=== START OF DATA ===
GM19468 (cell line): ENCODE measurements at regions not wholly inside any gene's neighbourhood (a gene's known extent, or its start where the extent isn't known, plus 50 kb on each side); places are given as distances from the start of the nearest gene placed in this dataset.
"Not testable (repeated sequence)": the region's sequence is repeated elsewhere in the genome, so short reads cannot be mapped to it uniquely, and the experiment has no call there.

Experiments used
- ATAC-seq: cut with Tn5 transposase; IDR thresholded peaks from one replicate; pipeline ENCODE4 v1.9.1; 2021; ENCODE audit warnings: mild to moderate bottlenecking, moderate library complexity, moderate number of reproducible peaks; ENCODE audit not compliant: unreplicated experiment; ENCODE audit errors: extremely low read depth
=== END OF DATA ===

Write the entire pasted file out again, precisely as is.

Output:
GM19468 (cell line): ENCODE measurements at regions not wholly inside any gene's neighbourhood (a gene's known extent, or its start where the extent isn't known, plus 50 kb on each side); places are given as distances from the start of the nearest gene placed in this dataset.
"Not testable (repeated sequence)": the region's sequence is repeated elsewhere in the genome, so short reads cannot be mapped to it uniquely, and the experiment has no call there.

Experiments used
- ATAC-seq: cut with Tn5 transposase; IDR thresholded peaks from one replicate; pipeline ENCODE4 v1.9.1; 2021; ENCODE audit warnings: mild to moderate bottlenecking, moderate library complexity, moderate number of reproducible peaks; ENCODE audit not compliant: unreplicated experiment; ENCODE audit errors: extremely low read depth